#9 Comment By Andy On November 6, 2014 @ 5:01 pm

Niels I think that was a good post. I view it as an inherent weakness in our system that there is nothing to prevent the electorate from voting to have our cake and eat it too. Vote the bums out if they fail to cut taxes, and also vote them out if they fail to increase services. So, as you mentioned, the incentives for politicians are to do nothing and blame the other side.

Also, I think the uncomfortable reality may be that neither conservative nor progressive ideas actually work to increase prosperity. It might be that the midcentury prosperity in the U.S. was largely an organic development due to technology, abundance of natural resources, and the costs of two world wars falling almost entirely on all the nations that feasibly could’ve competed with the U.S. It may have had next to nothing to do with our economic system, our work ethic, or our national character.

I believe Carter correctly recognized that that era was ending: technological development in the physical sciences slowed down, we began to sense the edges of a finite global resource pool, and other nations rebuilt and were able to be viable competitors for the U.S.

Reagan sold the dream that the U.S. really was forged out of economic magic, and people preferred that fantasy to the ugly truth that we are a very ordinary country of very ordinary people with no permanent advantage over anyone.

I think the GOP has been, and will continue to be, the more potent political force in the U.S. precisely because GOP voters are still willing to believe in the fantasy. I believe most Democrats don’t really think we can do very much to improve our situation, and that the best we can do is play defense against the GOP trying to base policy on their delusions. That isn’t very inspiring.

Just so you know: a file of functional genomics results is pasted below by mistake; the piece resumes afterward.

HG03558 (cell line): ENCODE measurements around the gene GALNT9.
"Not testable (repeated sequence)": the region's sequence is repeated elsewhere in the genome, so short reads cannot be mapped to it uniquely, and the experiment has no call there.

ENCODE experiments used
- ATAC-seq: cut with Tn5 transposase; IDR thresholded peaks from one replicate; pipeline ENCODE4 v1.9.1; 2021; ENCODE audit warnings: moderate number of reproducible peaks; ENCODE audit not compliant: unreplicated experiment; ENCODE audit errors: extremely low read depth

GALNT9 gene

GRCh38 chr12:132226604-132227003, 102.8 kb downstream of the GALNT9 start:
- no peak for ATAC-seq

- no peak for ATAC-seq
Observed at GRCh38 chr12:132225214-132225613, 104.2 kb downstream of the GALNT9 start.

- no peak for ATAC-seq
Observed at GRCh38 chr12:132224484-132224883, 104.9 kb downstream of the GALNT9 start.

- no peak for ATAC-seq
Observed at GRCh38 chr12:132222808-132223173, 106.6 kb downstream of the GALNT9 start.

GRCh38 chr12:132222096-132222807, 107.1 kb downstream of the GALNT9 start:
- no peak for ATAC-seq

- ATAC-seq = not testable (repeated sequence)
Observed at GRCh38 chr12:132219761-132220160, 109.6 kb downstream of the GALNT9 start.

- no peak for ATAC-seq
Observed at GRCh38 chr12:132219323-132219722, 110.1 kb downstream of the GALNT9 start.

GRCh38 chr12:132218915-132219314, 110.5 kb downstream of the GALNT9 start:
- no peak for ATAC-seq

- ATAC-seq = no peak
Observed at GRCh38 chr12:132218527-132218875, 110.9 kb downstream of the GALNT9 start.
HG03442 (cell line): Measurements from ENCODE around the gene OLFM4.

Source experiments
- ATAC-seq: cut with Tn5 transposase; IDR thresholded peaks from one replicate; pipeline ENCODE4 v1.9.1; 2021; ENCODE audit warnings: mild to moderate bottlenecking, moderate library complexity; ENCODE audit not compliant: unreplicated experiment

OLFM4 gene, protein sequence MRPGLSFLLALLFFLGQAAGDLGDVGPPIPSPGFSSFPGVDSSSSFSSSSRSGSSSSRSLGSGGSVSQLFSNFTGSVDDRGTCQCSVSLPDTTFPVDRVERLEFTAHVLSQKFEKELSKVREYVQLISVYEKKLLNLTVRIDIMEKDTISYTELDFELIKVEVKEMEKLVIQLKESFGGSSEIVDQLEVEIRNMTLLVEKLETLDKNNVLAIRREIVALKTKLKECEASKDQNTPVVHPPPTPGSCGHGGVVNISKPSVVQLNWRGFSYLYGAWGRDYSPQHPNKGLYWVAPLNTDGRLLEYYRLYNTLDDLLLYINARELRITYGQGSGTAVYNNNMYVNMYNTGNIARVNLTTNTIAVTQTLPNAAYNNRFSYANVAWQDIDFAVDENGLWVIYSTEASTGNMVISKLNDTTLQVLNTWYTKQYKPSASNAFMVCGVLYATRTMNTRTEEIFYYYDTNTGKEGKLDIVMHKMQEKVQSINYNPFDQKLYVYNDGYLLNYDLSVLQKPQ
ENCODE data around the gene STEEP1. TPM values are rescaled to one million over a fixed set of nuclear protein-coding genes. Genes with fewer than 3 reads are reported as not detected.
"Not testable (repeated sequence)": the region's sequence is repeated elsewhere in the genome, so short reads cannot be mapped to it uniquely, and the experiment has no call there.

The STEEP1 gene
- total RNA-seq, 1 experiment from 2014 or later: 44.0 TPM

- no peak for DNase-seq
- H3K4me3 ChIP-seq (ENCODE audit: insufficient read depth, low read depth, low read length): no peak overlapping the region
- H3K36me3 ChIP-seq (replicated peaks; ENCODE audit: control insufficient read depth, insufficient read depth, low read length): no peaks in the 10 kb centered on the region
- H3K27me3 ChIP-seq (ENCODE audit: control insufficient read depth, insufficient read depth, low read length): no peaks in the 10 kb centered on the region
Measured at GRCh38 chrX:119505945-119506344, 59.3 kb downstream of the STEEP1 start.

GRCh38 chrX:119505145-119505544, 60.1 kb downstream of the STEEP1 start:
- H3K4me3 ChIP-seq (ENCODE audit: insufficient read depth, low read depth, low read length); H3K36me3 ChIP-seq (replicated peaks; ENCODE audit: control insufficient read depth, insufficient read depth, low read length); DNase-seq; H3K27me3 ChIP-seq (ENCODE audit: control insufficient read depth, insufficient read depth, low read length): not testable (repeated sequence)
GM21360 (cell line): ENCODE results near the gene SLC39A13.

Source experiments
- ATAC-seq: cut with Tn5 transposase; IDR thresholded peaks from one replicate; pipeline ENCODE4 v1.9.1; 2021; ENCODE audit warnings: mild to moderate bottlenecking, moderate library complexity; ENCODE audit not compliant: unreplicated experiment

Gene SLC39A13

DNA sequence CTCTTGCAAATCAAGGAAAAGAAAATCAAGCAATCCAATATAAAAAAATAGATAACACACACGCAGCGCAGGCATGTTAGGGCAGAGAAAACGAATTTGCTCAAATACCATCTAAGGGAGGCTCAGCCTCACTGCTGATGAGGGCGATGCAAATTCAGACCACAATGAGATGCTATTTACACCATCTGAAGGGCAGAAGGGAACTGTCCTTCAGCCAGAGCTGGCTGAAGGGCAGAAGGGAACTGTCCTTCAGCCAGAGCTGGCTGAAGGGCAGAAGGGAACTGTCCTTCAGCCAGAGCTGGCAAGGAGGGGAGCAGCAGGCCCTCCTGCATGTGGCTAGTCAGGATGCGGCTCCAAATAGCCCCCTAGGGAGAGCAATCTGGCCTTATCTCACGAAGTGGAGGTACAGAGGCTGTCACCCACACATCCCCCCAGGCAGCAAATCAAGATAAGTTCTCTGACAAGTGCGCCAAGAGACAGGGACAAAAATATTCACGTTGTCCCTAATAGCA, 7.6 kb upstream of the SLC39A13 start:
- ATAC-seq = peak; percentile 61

Still, I’ll vote for a disappointing Obama over a deluded and disastrous Bush every single chance I get.

#10 Comment By Fran Macadam On November 6, 2014 @ 8:13 pm

Seldom has history recorded nations who became addicted to militarism and war ever changing course except through massive defeats. The nature of waging war is that it gives government and executives enormous power while weakening the democratic accountability necessary to reverse course when it no longer even marginally benefits the population. One alternative hope might be victory, but it must be considered that a war for one nation to rule all others is never going to succeed – if it did, it would resemble in character the draconian means that had to be used to achieve it.

#11 Comment By Niels Hoogeveen On November 6, 2014 @ 9:20 pm

Andy, thank you for your kind response.

I share with you the idea that much of the economic prosperity we saw mid-20th century has much to do with the factors you mention and less with political ideology.

At the same time that era (Truman – Carter) was marked by relatively much consensus over the economic system. It was the era of big government, big business and big unions.

Irrespective of who was president during that period, the New Deal policies remained in place.

The US was not the only country that implemented such policies, Western Europe did too and showed an increasing prosperity well into the 1970s.

After that era ended, a new consensus was found that relied on trade liberalization, tax reduction, deregulation, privatization and a limited welfare state.

Economic growth continued, but prosperity in the US and other Western countries didn’t increase proportionally anymore.